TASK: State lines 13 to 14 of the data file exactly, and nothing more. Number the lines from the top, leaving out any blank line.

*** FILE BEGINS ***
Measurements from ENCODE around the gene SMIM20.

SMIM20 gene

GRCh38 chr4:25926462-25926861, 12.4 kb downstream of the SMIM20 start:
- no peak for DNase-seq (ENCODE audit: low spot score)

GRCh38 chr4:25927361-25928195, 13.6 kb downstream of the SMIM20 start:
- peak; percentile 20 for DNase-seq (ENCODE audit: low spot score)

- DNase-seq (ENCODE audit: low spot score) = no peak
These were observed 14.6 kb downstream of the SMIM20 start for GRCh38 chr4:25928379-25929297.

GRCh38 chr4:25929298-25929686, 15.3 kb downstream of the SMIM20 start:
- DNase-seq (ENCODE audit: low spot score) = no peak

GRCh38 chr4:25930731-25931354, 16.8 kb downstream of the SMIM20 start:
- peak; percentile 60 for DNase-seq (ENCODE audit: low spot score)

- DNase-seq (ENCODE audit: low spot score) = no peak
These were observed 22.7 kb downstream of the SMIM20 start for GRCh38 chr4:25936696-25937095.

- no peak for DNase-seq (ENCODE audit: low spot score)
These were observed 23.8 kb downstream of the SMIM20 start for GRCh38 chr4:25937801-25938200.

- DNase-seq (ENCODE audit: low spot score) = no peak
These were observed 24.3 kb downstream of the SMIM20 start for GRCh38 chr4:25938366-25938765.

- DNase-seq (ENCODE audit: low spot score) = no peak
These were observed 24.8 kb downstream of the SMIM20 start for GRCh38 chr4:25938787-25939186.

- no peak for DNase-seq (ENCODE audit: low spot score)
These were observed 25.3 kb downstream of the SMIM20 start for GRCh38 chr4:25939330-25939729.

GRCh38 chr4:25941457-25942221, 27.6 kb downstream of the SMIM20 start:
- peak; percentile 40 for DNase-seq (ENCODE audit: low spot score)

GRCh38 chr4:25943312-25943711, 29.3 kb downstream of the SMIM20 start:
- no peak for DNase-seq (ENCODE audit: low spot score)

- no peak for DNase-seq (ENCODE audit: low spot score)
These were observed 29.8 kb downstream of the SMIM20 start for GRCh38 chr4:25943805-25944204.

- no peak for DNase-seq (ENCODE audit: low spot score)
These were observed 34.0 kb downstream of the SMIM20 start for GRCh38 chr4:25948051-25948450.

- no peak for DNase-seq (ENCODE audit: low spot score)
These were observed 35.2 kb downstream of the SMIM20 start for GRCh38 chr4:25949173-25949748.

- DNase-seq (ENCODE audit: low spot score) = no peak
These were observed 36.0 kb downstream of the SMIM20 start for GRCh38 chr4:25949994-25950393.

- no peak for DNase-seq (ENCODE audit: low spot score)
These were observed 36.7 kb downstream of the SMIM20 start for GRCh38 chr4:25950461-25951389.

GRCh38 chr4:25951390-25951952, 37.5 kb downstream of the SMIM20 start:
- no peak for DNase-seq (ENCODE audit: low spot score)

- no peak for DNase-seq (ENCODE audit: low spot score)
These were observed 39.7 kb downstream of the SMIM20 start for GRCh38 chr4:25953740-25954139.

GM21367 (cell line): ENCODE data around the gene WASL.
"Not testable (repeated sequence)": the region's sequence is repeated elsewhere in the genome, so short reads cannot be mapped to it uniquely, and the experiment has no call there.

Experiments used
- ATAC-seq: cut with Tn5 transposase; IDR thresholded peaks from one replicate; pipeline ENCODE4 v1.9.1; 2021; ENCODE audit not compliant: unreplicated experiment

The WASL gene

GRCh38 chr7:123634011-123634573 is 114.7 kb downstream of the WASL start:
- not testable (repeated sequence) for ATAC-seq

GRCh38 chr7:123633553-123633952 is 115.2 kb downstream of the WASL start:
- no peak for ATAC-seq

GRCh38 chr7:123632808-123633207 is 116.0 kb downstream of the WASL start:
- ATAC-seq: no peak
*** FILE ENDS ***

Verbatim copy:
- DNase-seq (ENCODE audit: low spot score) = no peak
These were observed 22.7 kb downstream of the SMIM20 start for GRCh38 chr4:25936696-25937095.